What Makes this Type of Psoriasis Different

Psoriatic arthritis is a chronic inflammatory disease that affects the joints. The condition affects men and women equally, but it typically develops in people older than 30. Psoriatic arthritis is a combination of arthritis and psoriasis, and most with the condition will experience both joint pain and itchy, scaly patches on the skin. This is a relatively common type of psoriasis, comprising around 30 percent of all cases. Like all forms of psoriasis, this is an autoimmune disease that results in pain and inflammation. Doctors and researchers don’t know its exact cause, but many think it is the result of a combination of genetic factors and environmental triggers, such as stress, infection, or physical trauma.

There is no cure, but medical intervention is typically necessary for symptom management. If you suspect you have the condition, schedule an appointment at Zel Skin & Laser Specialists. We can work with you to develop a treatment plan that prioritizes your comfort and lifestyle while helping to reduce symptoms.


Types of Psoriatic Arthritis

There are five types of psoriatic arthritis. Symmetric affects the same joints on both sides of your body, while asymmetric affects just one side. Some types of the condition are better characterized by the locations of the joints they affect.

  • Distal interphalangeal predominant psoriatic arthritis affects the joints closes to the finger and toenails.
  • Spondylitis psoriatic arthritis involves the spine, affecting the entire column from the neck to the lower back. This can make movement very painful.
  • Psoriatic arthritis mutilans is a severe form of the condition that affects the hands and feet. It can also cause extreme neck and lower back pain.

Only a doctor can provide a definitive diagnosis, so schedule an appointment at the onset of symptoms.


Psoriatic Arthritis Symptoms

Symptoms manifest differently in each person, but general symptoms can include any of the following.

  • Stiffness, especially in the morning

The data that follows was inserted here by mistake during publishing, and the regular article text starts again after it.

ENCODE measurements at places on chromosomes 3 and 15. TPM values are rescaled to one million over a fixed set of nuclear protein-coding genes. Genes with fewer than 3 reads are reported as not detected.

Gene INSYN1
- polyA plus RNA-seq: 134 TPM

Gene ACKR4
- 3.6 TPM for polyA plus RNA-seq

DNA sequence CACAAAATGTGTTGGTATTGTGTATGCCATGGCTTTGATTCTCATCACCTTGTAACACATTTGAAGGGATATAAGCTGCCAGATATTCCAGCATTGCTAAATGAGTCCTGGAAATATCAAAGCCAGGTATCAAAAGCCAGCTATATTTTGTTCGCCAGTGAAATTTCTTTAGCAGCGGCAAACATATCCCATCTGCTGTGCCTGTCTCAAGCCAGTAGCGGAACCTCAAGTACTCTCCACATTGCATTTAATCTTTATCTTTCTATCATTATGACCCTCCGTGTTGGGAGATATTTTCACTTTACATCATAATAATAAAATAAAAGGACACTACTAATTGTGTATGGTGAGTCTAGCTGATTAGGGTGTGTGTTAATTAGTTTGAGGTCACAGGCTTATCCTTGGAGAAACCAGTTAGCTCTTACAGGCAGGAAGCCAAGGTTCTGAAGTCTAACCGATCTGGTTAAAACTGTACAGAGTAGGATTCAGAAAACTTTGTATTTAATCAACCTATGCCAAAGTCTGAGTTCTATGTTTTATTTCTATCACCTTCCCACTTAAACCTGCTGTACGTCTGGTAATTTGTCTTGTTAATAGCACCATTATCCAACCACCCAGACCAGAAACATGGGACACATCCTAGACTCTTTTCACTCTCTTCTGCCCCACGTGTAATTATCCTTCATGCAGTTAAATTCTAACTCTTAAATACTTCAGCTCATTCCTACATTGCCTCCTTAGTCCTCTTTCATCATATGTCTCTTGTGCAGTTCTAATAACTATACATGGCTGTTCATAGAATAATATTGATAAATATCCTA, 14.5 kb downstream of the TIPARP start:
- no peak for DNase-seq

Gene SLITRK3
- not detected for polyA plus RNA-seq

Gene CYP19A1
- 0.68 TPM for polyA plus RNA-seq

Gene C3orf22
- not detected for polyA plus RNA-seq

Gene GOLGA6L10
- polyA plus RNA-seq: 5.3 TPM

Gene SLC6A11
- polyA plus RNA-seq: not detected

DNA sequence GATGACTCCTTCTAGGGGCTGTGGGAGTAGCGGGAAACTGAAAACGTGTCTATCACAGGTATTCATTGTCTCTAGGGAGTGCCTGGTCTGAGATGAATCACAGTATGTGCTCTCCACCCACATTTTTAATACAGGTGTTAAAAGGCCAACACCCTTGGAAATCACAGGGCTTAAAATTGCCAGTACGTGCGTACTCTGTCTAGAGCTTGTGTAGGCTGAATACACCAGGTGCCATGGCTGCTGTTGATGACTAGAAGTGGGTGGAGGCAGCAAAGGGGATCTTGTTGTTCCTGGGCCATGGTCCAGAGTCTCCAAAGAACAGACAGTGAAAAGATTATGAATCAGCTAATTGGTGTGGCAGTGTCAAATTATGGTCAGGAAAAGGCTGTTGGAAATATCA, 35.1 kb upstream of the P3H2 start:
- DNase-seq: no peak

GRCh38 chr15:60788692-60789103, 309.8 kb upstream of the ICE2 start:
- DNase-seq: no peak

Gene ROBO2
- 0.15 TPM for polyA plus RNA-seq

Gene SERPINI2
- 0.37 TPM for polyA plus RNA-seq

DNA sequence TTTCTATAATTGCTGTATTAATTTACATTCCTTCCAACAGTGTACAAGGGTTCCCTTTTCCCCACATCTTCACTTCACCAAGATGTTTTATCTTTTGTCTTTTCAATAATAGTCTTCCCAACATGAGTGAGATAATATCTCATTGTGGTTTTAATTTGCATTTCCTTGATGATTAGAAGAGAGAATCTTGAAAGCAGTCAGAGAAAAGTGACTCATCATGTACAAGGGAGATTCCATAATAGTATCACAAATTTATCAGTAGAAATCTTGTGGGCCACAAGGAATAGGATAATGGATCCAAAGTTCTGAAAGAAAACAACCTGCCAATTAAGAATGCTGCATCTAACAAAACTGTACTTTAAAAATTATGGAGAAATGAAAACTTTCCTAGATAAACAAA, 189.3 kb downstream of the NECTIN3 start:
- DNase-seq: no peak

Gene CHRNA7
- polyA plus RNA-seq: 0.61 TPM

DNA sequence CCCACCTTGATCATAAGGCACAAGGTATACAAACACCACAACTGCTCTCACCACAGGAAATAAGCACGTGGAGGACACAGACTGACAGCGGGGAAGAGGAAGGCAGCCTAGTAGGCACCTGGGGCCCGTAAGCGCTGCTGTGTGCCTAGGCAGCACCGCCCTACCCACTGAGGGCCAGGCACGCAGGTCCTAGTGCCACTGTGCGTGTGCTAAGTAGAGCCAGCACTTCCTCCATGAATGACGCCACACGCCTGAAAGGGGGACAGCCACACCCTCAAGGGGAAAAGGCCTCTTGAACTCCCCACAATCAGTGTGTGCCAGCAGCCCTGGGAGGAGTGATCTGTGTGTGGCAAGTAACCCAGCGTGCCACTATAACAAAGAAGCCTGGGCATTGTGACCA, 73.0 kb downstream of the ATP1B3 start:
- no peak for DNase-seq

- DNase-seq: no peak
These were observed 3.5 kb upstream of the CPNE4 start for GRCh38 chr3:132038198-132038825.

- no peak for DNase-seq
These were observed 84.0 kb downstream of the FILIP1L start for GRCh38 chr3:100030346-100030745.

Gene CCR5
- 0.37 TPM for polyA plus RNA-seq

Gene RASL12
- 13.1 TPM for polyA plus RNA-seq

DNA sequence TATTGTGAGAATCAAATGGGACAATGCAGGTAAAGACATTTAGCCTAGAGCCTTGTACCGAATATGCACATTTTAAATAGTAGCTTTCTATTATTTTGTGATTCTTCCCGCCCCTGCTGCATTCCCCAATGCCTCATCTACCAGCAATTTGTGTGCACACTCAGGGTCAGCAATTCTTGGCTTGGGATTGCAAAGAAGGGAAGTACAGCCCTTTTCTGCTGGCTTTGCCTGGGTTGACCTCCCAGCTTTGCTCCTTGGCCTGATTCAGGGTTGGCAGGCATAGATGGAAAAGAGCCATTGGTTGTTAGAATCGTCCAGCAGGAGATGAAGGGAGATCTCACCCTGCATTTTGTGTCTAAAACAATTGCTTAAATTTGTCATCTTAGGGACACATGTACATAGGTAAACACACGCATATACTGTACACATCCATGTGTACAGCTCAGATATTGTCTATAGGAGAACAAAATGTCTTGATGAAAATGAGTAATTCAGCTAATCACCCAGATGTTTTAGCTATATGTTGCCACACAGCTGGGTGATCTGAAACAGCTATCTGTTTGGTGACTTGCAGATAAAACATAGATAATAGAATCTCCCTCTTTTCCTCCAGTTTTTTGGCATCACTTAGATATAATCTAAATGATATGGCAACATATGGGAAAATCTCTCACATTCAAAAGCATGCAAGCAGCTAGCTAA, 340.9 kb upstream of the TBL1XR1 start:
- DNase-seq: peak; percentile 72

• Muscle and tendon pain
  • Swollen fingers and toes
  • Swollen and tender joints
  • Flaky scalp
  • Scaly patches of skin
  • Separation of the nail from the nail bed
  • Fatigue
  • Nail pitting

Remember that this condition can go into remission, which means your symptoms may subside occasionally. Strategic psoriatic arthritis treatment can help some people achieve remission.


Psoriatic Arthritis Treatment

At the onset of treatment, a doctor will work with you to develop specific goals and ways to measure progress. This treatment will likely combine nonsteroidal anti-inflammatory drugs, like ibuprofen and naproxen, as well as disease-modifying antirheumatic drugs, like methotrexate, leflunomide, and sulfasalazine. Steroids, immunosuppressants, and topical treatments may also be used.

Lifestyle changes can also improve some symptoms of psoriatic arthritis. Adding exercise to your daily routine can help to ease joint stiffness, while taking steps to relieve stress can reduce psoriasis flare-ups. A balanced diet can also help to ease symptoms.

When to See a Dermatologist

Psoriatic arthritis is a life-long condition, but regularly visiting a dermatologist can help manage symptoms. Diagnosis psoriatic arthritis can be a lengthy process, often involving imaging tests, like X-rays and MRIs, and blood tests. Making an appointment is the first step toward living a happier, healthier life with psoriatic arthritis. Contact us to schedule your visit today.


*Results may vary per patient. Services vary by location.